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Genesis 14

14
Lot Is Captured
1Now Amraphel was king of Babylonia. Arioch was king of Ellasar. Kedorlaomer was king of Elam. And Tidal was king of Goiim. 2All these kings went to war against several other kings: Bera king of Sodom, Birsha king of Gomorrah, Shinab king of Admah, Shemeber king of Zeboiim and the king of Bela. (Bela is also called Zoar.)
3These kings who were attacked united their armies in the Valley of Siddim. (The Valley of Siddim is now the Dead Sea.) 4These kings had served Kedorlaomer for 12 years. But in the thirteenth year, they all turned against him. 5Then in the fourteenth year, Kedorlaomer and the kings with him came and defeated the Rephaites in Ashteroth Karnaim. They also defeated the Zuzites in Ham and the Emites in Shaveh Kiriathaim. 6And they defeated the Horites in the mountains of Edom to El Paran. (El Paran is near the desert.) 7Then they turned back and went to En Mishpat (that is, Kadesh). They defeated all the Amalekites. They also defeated the Amorites who lived in Hazazon Tamar.
8At that time the kings of Sodom, Gomorrah, Admah, Zeboiim and Bela went out to fight in the Valley of Siddim. (Bela is called Zoar.) 9They fought against Kedorlaomer king of Elam, Tidal king of Goiim, Amraphel king of Babylonia, and Arioch king of Ellasar. So there were four kings fighting against five. 10There were many tar pits in the Valley of Siddim. The kings of Sodom and Gomorrah and their armies ran away. Some of the soldiers fell into the tar pits. But the others ran away to the mountains.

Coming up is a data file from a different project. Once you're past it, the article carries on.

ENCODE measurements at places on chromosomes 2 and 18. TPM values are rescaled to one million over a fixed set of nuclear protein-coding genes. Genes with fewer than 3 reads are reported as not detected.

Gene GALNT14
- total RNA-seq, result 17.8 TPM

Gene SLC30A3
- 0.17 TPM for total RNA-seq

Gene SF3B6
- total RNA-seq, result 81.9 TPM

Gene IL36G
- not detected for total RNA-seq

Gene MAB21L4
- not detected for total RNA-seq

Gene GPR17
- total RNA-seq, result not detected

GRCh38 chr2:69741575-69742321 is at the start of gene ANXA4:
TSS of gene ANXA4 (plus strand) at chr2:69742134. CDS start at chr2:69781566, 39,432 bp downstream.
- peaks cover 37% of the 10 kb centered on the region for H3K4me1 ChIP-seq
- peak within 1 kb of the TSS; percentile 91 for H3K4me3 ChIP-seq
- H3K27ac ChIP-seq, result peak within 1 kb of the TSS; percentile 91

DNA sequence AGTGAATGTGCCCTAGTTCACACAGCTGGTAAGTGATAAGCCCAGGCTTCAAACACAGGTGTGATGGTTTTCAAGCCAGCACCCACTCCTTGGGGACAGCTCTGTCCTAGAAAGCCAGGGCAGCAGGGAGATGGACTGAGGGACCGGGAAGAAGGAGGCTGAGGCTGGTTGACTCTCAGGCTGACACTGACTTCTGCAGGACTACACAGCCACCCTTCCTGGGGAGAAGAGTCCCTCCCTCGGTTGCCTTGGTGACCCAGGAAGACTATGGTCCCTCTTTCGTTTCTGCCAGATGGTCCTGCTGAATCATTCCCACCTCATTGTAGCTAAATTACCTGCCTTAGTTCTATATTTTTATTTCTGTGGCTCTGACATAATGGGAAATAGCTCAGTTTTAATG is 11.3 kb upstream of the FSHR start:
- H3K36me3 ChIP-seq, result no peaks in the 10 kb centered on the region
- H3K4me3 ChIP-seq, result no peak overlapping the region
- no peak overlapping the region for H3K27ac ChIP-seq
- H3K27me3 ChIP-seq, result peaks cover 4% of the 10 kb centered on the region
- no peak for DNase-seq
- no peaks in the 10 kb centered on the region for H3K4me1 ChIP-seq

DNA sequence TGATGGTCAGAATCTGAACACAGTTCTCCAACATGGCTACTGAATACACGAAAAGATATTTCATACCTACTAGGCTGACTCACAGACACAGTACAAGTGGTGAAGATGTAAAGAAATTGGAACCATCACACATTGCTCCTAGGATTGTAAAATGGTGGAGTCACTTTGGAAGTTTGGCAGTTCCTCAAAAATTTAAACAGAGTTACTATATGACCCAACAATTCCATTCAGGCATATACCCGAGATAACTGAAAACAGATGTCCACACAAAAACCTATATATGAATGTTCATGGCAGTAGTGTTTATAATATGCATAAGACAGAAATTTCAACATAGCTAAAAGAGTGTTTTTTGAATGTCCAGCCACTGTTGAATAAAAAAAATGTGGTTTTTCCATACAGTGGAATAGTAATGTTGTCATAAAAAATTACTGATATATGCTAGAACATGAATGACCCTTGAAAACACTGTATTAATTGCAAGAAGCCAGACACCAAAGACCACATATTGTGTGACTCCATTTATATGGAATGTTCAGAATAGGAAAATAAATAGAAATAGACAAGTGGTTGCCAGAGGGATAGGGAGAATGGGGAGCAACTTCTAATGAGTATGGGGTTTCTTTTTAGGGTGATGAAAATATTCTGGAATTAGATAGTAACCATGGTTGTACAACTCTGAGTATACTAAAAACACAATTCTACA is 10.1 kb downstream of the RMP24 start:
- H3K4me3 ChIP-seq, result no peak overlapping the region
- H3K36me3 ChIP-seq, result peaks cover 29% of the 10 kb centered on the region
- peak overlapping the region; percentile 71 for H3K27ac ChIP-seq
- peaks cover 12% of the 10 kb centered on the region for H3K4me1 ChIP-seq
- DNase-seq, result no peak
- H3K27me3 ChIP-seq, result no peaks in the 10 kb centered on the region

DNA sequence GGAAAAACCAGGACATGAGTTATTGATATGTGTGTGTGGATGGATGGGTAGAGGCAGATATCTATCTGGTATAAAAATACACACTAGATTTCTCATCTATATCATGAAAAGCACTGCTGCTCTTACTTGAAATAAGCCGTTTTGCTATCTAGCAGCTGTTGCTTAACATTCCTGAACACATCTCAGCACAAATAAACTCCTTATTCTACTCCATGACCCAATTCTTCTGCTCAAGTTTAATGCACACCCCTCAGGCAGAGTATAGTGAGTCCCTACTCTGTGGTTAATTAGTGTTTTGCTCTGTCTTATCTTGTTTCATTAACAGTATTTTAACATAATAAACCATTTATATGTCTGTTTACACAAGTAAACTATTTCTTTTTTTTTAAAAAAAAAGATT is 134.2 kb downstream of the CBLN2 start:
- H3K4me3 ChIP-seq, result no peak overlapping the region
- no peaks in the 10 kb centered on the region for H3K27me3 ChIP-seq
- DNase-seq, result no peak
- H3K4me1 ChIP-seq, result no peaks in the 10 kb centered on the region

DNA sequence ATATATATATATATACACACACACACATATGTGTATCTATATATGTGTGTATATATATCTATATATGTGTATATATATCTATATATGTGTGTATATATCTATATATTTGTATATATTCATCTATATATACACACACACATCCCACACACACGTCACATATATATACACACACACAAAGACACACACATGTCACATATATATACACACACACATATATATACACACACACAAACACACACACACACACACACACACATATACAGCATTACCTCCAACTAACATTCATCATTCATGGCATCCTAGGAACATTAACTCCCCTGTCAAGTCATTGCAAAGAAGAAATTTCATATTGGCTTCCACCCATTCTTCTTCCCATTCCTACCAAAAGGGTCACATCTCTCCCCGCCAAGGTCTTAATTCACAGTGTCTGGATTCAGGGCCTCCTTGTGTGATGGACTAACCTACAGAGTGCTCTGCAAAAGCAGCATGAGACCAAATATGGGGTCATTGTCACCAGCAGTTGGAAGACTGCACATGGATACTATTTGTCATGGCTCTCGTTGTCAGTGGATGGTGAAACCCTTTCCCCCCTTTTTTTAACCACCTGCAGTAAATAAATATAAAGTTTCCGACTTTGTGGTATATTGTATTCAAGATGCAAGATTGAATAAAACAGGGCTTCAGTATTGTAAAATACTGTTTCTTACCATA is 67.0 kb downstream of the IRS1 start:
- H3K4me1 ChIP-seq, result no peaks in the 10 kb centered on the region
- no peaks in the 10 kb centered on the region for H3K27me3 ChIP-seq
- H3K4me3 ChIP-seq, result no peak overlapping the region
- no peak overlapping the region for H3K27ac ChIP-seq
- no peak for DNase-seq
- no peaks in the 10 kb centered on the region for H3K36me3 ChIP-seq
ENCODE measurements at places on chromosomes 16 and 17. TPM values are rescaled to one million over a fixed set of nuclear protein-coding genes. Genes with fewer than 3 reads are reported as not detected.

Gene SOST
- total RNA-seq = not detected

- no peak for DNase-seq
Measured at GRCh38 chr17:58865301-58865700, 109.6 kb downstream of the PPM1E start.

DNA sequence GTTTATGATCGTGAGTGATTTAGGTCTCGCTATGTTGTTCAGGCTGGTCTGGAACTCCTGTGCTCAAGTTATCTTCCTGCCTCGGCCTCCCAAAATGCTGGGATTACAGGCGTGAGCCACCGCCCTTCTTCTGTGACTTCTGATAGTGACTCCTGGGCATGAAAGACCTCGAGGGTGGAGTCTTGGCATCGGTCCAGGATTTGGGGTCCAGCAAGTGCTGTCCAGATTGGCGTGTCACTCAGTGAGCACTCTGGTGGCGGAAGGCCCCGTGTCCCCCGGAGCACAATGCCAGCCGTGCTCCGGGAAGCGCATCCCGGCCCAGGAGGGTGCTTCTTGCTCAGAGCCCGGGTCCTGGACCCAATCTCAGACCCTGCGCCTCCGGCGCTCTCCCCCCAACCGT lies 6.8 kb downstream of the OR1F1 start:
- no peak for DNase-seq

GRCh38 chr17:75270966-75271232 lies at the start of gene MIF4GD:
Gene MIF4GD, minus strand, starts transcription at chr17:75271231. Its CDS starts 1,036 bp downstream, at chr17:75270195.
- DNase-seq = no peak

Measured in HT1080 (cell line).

11Now Kedorlaomer and his armies took everything the people of Sodom and Gomorrah owned. They also took all their food. 12They took Lot, Abram’s nephew who was living in Sodom. The enemy also took everything he owned. Then they left. 13One of the men who was not captured went to Abram, the Hebrew. He told Abram what had happened. At that time Abram was camped near the great trees of Mamre the Amorite. Mamre was a brother of Eshcol and a brother of Aner. And they had all made an agreement to help Abram.
Abram Rescues Lot
14Abram learned that Lot had been captured. So he called out his 318 trained men who had been born in his camp. Abram led the men and chased the enemy all the way to the town of Dan. 15That night he divided his men into groups. And they made a surprise attack against the enemy. They chased them all the way to Hobah, north of Damascus. 16Then Abram brought back everything the enemy had stolen. Abram brought back the women and the other people. And he also brought back Lot and everything Lot owned.
17After defeating Kedorlaomer and the kings who were with him, Abram went home. As Abram was returning, the king of Sodom came out to meet him in the Valley of Shaveh. (That is now called King’s Valley.)
18Melchizedek king of Salem also went to meet Abram. Melchizedek was a priest for God Most High. He brought bread and wine. 19Melchizedek blessed Abram and said,
“Abram, may God Most High give you blessings.
God made heaven and earth.
20And we praise God Most High.
He has helped you to defeat your enemies.”
Then Abram gave Melchizedek a tenth of everything he had brought back from the battle.
21Then the king of Sodom said to Abram, “You may keep all these things for yourself. Just give me my people who were captured.”
22But Abram said to the king of Sodom, “I make a promise to the Lord. He is the God Most High, who made heaven and earth. 23I promise that I will not keep anything that is yours. I will not keep even a thread or a sandal strap. That way you cannot say, ‘I made Abram rich.’ 24I will keep nothing but the food my young men have eaten. But give Aner, Eshcol and Mamre their share of what we won. They went with me into battle.”
14